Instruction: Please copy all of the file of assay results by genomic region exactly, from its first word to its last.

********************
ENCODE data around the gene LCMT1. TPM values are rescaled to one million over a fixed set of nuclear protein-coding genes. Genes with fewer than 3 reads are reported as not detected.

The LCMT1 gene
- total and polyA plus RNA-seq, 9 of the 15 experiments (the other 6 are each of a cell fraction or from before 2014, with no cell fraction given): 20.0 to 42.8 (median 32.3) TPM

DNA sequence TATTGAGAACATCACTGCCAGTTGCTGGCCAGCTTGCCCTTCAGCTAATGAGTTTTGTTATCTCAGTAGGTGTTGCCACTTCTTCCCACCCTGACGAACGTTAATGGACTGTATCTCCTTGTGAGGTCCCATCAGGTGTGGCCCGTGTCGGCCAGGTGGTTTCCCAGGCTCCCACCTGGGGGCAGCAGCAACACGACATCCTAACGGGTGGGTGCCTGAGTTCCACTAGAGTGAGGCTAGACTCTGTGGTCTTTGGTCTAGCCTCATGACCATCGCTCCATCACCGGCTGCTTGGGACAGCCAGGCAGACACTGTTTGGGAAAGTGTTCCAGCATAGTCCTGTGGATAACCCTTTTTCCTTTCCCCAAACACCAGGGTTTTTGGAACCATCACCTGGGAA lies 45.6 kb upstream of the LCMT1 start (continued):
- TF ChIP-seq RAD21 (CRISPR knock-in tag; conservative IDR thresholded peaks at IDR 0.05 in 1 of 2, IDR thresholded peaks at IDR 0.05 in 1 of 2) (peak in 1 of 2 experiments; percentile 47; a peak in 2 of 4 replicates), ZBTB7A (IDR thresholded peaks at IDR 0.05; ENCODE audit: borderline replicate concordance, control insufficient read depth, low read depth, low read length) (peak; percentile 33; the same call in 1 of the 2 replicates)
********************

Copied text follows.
ENCODE data around the gene LCMT1. TPM values are rescaled to one million over a fixed set of nuclear protein-coding genes. Genes with fewer than 3 reads are reported as not detected.

The LCMT1 gene
- total and polyA plus RNA-seq, 9 of the 15 experiments (the other 6 are each of a cell fraction or from before 2014, with no cell fraction given): 20.0 to 42.8 (median 32.3) TPM

DNA sequence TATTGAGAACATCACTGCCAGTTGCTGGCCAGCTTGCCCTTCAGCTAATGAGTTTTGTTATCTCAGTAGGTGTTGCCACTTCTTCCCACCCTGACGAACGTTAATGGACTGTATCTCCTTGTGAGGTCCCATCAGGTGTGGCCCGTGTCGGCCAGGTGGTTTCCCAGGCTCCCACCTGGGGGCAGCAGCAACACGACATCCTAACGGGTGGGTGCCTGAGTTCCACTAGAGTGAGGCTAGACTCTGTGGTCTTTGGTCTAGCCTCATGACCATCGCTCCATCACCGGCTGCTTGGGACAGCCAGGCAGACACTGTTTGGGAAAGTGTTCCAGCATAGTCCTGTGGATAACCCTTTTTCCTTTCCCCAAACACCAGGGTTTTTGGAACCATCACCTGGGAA lies 45.6 kb upstream of the LCMT1 start (continued):
- TF ChIP-seq RAD21 (CRISPR knock-in tag; conservative IDR thresholded peaks at IDR 0.05 in 1 of 2, IDR thresholded peaks at IDR 0.05 in 1 of 2) (peak in 1 of 2 experiments; percentile 47; a peak in 2 of 4 replicates), ZBTB7A (IDR thresholded peaks at IDR 0.05; ENCODE audit: borderline replicate concordance, control insufficient read depth, low read depth, low read length) (peak; percentile 33; the same call in 1 of the 2 replicates)